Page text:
66 F.3d 862 (7th Cir. 1995), 95-1065, GCIU Employer Retirement Fund v. Chicago Tribune Co.
|Citation:||66 F.3d 862|
|Party Name:||GCIU EMPLOYER RETIREMENT FUND, Plaintiff-Appellee, v. CHICAGO TRIBUNE COMPANY, Defendant-Appellant.|
|Case Date:||September 25, 1995|
|Court:||United States Courts of Appeals, Court of Appeals for the Seventh Circuit|
Argued May 18, 1995.
Rehearing and Suggestion for Rehearing En Banc Denied Nov. 28, 1995.
Charles Orlove, David S. Allen (argued), Jacobs, Burns, Sugarman, Orlove & Stanton, Chicago, IL, for GCIU Employer Retirement Fund.
R. Clay Bennett, Keck, Mahin & Cate, Chicago, IL, Alan L. Marx (argued), Patrick M. Thomas, King & Ballow, Nashville, TN, for Chicago Tribune Company.
Before FLAUM and MANION, Circuit Judges, and SHARP, District Judge. [*]
MANION, Circuit Judge.
The GCIU Employer Retirement Fund ("Fund") sued the Chicago Tribune, Inc.
("Tribune") pursuant to section 502(a)(3) of ERISA seeking an audit of the Tribune's payroll and records, and seeking collection of any delinquent pension contributions that an audit might reveal. Following a complicated procedural history, which included two prior appeals to this court, the district court granted the Fund summary judgment and denied the Tribune summary judgment, holding the Tribune was liable for delinquent pension contributions. The Tribune appeals. We reverse.
Since the earlier 1920's, the Tribune has entered into Collective Bargaining Agreements ("CBAs") with its employees. In addition to these CBAs, on January 17, 1979 the Tribune entered into a Pension Subscription Agreement with its employees' union, the Chicago Web Printing Pressmen's Union ("Union"). The terms of the 1979 Pension Subscription Agreement required the Tribune to "contribute monthly to the IP & GCU-Employer Retirement Fund the sum of $2.70 per straight-time shift worked for Journeymen and $1.89 per straight-time shift worked for Apprentices and Junior Pressmen for each employee in the collective bargaining unit represented by the Union."
A little over a year later, on February 29, 1980, the Tribune and the Union entered into a new CBA ("1980 CBA"). The 1980 CBA addressed numerous employment issues, including the Tribune's duty to contribute to the employees' pension fund ("Fund"). Specifically, Section 20 of the 1980 CBA required the Tribune to make pension contributions to the Fund at the same level as that set forth in the Subscription Agreement, namely $2.70 per straight-time shift worked for Journeymen and $1.89 per straight-time shift worked for Apprentices and Junior Pressmen. Section 20 of the 1980 CBA also defined the term "straight-time," which was left undefined by the 1979 Subscription Agreement. Additionally, Section 22A of the 1980 CBA established a Benefits Committee which was responsible for determining appropriate increases in the pension contribution rates. The 1979 Subscription Agreement had not provided for increases in the pension contribution rates. The 1980 CBA also contained an integration clause which provided:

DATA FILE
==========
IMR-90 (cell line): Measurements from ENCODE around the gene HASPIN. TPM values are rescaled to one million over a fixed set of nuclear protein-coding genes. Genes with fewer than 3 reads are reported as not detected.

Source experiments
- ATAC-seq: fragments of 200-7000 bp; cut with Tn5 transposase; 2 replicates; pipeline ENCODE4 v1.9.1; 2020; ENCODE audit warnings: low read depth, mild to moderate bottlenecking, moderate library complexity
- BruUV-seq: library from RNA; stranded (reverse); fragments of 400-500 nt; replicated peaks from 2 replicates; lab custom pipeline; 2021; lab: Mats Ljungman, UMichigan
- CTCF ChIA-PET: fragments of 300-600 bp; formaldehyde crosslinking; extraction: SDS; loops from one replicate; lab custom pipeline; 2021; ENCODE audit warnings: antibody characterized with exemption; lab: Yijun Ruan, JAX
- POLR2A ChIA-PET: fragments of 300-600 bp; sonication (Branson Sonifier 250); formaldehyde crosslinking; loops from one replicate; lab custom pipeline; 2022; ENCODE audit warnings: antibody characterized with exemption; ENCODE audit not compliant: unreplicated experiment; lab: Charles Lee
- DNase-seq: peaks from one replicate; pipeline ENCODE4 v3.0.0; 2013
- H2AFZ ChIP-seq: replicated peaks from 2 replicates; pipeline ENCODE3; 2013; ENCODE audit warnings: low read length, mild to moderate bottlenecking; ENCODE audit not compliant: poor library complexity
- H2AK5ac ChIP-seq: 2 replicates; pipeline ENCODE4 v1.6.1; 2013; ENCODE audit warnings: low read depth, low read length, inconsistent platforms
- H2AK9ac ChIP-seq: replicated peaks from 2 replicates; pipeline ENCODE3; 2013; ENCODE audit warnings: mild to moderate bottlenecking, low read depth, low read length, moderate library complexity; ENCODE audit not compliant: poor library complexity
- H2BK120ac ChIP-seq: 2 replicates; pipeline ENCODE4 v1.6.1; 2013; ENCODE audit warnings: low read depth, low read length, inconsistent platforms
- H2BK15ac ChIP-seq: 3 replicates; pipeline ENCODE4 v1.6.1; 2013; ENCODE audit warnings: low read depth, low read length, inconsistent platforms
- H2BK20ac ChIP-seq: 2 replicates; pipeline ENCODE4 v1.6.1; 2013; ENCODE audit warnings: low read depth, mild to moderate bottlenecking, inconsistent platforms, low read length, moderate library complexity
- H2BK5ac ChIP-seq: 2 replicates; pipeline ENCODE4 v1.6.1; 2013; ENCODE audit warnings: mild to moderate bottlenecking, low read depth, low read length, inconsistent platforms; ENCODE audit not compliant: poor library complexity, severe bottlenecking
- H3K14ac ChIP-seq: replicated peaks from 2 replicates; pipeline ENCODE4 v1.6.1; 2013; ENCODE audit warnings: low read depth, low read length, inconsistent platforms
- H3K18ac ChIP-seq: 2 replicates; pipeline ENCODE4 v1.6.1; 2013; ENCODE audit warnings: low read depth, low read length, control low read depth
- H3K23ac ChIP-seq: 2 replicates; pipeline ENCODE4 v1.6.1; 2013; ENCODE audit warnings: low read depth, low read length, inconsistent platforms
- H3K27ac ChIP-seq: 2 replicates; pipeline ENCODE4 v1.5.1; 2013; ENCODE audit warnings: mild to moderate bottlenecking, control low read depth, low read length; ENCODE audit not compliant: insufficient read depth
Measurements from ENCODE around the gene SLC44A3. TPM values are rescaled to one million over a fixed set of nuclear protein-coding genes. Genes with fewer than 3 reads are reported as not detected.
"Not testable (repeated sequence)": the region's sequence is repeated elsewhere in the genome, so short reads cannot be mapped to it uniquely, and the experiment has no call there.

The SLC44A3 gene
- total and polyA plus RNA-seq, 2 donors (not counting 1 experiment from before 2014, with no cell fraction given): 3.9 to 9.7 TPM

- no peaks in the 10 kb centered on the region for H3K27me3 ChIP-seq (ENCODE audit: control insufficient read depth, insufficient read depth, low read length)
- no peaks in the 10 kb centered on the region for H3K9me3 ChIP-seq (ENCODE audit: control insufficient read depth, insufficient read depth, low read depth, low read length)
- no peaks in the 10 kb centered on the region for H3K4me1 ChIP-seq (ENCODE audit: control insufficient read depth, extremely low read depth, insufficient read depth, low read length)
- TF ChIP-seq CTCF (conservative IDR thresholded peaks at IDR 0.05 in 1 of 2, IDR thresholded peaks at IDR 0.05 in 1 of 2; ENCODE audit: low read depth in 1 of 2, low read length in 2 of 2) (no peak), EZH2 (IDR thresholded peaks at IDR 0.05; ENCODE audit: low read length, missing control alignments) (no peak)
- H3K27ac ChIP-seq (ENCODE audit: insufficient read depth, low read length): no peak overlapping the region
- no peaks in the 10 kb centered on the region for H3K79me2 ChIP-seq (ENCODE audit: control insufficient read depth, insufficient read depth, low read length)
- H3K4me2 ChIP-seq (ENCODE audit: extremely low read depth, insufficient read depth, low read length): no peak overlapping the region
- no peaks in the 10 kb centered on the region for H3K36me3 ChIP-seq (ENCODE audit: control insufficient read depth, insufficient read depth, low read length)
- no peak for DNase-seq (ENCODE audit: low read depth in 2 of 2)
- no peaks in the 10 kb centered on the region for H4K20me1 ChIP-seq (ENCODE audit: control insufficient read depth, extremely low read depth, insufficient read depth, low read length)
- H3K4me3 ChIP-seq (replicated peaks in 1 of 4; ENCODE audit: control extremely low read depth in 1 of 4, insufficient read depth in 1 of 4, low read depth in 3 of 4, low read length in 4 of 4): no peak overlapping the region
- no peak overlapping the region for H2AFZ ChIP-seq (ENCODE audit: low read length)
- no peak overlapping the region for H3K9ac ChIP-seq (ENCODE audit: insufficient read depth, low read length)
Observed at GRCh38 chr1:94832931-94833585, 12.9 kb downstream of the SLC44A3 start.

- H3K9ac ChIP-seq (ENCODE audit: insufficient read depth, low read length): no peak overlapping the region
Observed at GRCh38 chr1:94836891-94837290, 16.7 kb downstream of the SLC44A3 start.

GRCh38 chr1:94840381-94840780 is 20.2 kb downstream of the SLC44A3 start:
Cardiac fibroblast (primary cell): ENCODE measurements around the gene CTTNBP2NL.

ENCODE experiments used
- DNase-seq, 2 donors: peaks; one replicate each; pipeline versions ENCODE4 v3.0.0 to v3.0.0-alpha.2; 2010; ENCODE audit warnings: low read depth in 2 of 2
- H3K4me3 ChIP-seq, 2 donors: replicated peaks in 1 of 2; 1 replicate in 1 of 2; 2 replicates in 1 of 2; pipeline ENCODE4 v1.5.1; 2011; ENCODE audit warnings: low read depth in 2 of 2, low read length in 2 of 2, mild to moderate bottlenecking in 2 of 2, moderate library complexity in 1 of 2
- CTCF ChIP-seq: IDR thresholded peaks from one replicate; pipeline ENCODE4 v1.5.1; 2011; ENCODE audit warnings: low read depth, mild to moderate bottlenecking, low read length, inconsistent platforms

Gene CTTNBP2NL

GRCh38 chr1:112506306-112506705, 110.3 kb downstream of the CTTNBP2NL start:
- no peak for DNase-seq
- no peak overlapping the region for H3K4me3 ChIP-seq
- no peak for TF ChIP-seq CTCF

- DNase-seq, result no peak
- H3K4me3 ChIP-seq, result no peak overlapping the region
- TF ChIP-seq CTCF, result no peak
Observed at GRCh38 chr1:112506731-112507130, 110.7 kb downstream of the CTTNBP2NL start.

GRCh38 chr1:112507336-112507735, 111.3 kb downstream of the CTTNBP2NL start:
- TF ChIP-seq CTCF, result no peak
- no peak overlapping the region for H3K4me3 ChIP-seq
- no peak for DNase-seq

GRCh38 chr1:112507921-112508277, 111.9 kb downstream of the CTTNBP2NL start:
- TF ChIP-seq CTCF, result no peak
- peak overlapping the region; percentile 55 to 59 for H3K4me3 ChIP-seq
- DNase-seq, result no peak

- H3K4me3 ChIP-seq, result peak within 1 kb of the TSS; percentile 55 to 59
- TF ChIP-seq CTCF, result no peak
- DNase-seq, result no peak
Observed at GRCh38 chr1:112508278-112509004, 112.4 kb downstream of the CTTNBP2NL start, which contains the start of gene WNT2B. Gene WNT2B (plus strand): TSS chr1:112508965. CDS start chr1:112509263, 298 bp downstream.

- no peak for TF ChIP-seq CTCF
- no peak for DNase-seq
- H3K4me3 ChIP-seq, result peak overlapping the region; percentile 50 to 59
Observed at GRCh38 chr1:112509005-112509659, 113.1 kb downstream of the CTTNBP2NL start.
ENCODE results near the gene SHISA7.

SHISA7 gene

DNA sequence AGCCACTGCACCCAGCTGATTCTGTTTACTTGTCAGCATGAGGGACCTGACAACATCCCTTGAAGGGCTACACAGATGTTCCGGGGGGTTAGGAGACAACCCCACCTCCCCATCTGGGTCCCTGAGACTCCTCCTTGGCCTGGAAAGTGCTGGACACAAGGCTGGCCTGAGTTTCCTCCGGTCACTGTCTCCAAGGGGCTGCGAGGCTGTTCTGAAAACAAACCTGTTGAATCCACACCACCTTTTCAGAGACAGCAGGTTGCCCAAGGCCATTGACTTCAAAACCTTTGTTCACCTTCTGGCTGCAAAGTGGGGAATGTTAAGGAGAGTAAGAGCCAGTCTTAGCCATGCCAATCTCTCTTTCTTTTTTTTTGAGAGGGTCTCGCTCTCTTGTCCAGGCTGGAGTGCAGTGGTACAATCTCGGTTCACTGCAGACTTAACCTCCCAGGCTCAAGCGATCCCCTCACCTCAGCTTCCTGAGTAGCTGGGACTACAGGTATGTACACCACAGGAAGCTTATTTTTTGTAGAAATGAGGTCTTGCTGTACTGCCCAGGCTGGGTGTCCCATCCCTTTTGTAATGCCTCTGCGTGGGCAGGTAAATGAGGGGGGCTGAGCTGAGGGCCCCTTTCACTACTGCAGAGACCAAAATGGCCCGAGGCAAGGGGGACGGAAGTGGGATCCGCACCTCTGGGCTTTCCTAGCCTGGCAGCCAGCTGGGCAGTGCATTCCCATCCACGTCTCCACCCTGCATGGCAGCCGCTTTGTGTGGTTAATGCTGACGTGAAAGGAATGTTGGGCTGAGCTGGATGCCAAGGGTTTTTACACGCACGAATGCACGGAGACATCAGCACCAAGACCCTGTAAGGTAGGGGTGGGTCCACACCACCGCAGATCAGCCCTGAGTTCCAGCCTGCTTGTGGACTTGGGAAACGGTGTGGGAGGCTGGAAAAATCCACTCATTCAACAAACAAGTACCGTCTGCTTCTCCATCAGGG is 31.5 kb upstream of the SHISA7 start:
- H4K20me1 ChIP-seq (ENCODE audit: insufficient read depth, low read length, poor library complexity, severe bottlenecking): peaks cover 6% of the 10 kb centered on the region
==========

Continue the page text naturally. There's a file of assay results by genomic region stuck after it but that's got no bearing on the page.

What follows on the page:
SECTION 46. It is mutually agreed that this contract, the Job Security Lists, the letter from the Association to the Union dated February 29, 1980, and the Supplementary Agreement between the parties dated February 29, 1980 shall constitute the entire agreement between the parties.
Following the execution of the 1980 CBA, the Tribune made contributions to the Fund at the initial rates established by the 1980 CBA of $2.70 and $1.89. On April 3, 1980 and April 3, 1981, pursuant to section 22A of the 1980 CBA, the Benefits Committee raised the contribution rates, the last increase setting monthly pension contributions rates at $6.00 per straight-time shift for Journeymen and $4.20 per straight-time shift for Apprentices and Junior Pressmen. The Tribune then contributed to the Pension Fund at these higher rates established pursuant to section 22A.
On April 2, 1985, the 1980 CBA expired. At that time the Tribune and the Union had not yet entered into a new collective bargaining agreement. The Tribune nonetheless continued to make pension contributions to the Fund during contract negotiations. The parties, however, were unable to negotiate a new contract and the deadlock eventually ended in a strike on July 18, 1985. Approximately 100 employees represented by the Union continued to work for the Tribune during the strike and replacement workers filled the remaining vacancies. The Tribune continued to make pension contributions to the Fund on behalf of the non-striking workers. During this time, however, the Union came to believe that the Tribune's contributions were insufficient to cover its obligations...
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